Post by contributor Naomi of Almost Bananas
As the weather cools down, comfort foods take a more prominent place. Many of us have memories of roasting casseroles or piping hot bowls of soup.
My Japanese father would often make quick soups for lunch during the cooler months. I can see him sitting at the table with a steaming bowl of soup against the background of a clear winter sky, the noon sun shining through the large south facing windows.
Holding the deep ceramic bowl with both hands, feeling the warmth seep through; the smell of soy sauce, mouth already anticipating the salty broth; the sound of slurping rice vermicelli.
The base for my version of his soup came about through desperation a few years ago. I needed lunch ready ten minutes ago and I had an almost bare cupboard. I did have, however, a few cans of sardines.
When I try to serve sardines to my kids, they balk at the bones, finding them too prickly. In the soup, the sardines are broken up and little pieces of bone are lost among vegetables.
I like to think adding whole sardines to soup gives it the benefit of bone broth, without hours of simmering. Ok, the bone to water ratio isn’t as high, but you are eating the whole bone.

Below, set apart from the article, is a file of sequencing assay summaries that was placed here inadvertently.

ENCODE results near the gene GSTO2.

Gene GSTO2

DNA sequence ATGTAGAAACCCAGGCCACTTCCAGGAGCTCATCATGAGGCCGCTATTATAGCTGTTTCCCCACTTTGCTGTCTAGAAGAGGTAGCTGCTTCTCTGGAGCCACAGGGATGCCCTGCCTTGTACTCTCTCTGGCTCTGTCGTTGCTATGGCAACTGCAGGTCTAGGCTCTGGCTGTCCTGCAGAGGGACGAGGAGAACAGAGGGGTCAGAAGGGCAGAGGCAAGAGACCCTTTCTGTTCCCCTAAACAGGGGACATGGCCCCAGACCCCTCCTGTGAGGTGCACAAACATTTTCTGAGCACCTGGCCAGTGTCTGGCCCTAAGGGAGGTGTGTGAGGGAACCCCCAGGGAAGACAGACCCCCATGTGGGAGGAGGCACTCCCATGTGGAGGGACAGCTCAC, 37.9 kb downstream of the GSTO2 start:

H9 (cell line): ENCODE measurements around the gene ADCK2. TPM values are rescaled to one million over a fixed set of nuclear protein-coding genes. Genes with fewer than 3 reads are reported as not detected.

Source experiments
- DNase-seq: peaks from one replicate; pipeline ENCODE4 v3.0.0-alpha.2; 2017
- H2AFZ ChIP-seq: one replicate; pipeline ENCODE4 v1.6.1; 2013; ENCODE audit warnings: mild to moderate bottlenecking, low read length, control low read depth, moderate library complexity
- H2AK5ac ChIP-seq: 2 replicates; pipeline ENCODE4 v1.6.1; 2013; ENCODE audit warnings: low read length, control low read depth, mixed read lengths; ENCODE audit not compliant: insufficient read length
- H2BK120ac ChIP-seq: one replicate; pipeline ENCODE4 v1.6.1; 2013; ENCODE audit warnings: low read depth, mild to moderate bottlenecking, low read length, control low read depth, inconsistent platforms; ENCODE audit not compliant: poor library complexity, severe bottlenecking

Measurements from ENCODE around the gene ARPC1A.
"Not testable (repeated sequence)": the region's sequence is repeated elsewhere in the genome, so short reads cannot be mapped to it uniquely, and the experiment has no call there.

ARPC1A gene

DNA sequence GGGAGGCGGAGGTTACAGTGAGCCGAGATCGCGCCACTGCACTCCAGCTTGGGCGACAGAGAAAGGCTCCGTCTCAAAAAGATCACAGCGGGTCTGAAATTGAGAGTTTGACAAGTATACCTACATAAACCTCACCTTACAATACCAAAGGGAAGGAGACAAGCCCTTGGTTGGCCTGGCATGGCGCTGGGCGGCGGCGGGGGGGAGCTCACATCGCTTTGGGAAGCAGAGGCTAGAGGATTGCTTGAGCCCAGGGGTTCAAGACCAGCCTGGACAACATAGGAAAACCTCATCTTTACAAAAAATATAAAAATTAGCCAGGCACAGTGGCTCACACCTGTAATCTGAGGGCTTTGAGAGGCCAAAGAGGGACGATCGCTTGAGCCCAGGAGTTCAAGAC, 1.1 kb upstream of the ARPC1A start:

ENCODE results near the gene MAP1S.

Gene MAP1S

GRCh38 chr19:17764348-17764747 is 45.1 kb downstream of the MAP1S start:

The soup is versatile and you can add what you happen to have in your kitchen. I’ve included other add ins that I’ve used at various times but are not pictured.
This soup can be ready in the time it takes to boil the water. Unless you have twin toddlers helping you cook, then it takes 15 minutes.
- 2 quarts water
- 3 Small carrots
- 1 Large onion
- 2 cans whole sardines (packed in brine, not vegetable oil. (250g))
- 1 wedge Chinese or crinkly cabbage (approx. 200g.)
- 1 Medium zucchini (300-400g.)
- ½ cup soy sauce or slightly less tamari, to taste
- green onion (for garnish)
- In a medium-sized pot, start water to boil.
- Slice carrots on the diagonal and add to water.
- Cut the onion in half, thinly slice half circles and add to pot.
- Open the cans of sardines and break up with a fork, add to water.
- Cut the cabbage into chunks, add to pot as well as any other add in.
- Using a julienne peeler or other instrument, julienne the zucchini into noodles. The longer the noodles sit in the hot broth, the softer they will be.
- Turn off the heat, add soy sauce or tamari.
- When serving, make sure to scoop up from the bottom of the pot, otherwise all the sardine and bone goodness sinks and will be left at the bottom.
- Serve and garnish with green onion. Slurp noodles for maximum enjoyment.
- Rice or vermicelli
- Sliced leftover meat
- Egg (gently crack a whole egg into the soup a minute or two before serving)
- Corn (organic)
- Other greens
- Bean sprouts
- Leftover grains (rice, quinoa, etc.)
What is YOUR comfort food?
I'm Beth. I created Red & Honey because I'm obsessed with the wild art of wellness.
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